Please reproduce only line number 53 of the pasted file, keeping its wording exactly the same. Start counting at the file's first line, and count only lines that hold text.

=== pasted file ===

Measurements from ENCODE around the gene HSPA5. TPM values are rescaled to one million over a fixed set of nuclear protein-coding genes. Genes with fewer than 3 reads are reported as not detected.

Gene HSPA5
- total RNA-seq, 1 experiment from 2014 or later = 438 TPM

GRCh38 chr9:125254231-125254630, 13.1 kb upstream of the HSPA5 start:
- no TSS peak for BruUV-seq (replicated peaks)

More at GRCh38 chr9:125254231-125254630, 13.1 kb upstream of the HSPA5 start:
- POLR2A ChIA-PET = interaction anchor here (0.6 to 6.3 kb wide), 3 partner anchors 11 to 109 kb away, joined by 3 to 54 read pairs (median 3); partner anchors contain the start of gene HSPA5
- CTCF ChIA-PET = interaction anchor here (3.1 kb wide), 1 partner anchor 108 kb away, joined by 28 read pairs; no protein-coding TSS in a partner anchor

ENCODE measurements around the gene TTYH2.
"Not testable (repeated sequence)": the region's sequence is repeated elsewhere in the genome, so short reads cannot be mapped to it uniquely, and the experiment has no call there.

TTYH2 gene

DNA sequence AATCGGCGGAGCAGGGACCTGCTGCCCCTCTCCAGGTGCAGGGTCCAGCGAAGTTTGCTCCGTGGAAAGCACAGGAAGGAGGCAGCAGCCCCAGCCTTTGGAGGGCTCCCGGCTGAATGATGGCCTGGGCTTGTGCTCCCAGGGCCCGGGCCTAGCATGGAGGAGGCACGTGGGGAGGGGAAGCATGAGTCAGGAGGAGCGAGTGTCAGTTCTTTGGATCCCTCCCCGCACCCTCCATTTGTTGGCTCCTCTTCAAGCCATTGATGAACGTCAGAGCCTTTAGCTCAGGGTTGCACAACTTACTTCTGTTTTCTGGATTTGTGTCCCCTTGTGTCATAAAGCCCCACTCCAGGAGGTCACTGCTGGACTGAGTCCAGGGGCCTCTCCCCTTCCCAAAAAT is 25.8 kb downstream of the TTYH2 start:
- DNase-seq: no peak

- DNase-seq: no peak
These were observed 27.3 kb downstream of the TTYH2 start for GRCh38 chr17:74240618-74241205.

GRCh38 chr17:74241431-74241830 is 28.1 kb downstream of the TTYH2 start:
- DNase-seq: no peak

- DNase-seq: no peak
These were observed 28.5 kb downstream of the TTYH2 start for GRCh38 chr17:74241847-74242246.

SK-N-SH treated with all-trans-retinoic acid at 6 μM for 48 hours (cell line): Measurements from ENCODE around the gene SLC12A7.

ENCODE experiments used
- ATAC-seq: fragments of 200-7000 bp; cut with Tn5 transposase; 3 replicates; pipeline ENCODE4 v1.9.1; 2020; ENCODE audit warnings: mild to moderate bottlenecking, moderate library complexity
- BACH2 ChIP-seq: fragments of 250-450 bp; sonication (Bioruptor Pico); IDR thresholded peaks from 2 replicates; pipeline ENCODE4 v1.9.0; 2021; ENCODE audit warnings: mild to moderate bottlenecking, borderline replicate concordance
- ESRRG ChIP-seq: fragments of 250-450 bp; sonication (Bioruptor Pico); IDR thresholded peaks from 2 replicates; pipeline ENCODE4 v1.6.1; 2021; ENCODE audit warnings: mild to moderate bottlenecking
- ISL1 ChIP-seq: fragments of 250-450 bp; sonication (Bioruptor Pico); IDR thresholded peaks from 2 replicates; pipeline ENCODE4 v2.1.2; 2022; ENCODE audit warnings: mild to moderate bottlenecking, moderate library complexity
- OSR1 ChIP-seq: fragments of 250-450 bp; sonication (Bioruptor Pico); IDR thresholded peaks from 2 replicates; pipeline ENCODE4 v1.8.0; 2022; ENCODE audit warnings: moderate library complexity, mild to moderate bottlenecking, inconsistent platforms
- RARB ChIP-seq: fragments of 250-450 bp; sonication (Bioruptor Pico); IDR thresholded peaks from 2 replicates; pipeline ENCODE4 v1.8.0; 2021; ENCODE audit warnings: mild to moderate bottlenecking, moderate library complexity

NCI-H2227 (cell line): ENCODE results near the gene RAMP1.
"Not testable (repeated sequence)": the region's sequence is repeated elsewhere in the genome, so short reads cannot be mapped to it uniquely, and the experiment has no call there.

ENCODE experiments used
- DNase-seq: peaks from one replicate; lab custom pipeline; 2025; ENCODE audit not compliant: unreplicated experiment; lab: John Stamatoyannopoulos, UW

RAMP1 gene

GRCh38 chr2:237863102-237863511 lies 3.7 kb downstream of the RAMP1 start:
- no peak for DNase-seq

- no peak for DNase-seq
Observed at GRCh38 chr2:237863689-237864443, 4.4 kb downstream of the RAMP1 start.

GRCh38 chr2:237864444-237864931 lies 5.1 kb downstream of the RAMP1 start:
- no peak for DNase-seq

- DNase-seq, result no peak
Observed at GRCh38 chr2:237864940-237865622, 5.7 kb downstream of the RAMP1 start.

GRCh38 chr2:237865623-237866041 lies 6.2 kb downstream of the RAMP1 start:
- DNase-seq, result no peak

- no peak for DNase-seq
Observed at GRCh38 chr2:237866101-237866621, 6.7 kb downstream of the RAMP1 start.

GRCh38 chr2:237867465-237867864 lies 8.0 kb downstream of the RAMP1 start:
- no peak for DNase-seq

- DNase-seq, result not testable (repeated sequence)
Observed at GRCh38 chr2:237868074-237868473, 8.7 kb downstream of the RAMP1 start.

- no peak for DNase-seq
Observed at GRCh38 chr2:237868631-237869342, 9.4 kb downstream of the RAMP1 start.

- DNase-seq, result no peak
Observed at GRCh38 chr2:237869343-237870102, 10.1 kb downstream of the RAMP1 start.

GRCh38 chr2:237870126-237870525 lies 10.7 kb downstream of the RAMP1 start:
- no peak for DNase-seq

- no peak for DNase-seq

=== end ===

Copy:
GRCh38 chr2:237870126-237870525 lies 10.7 kb downstream of the RAMP1 start: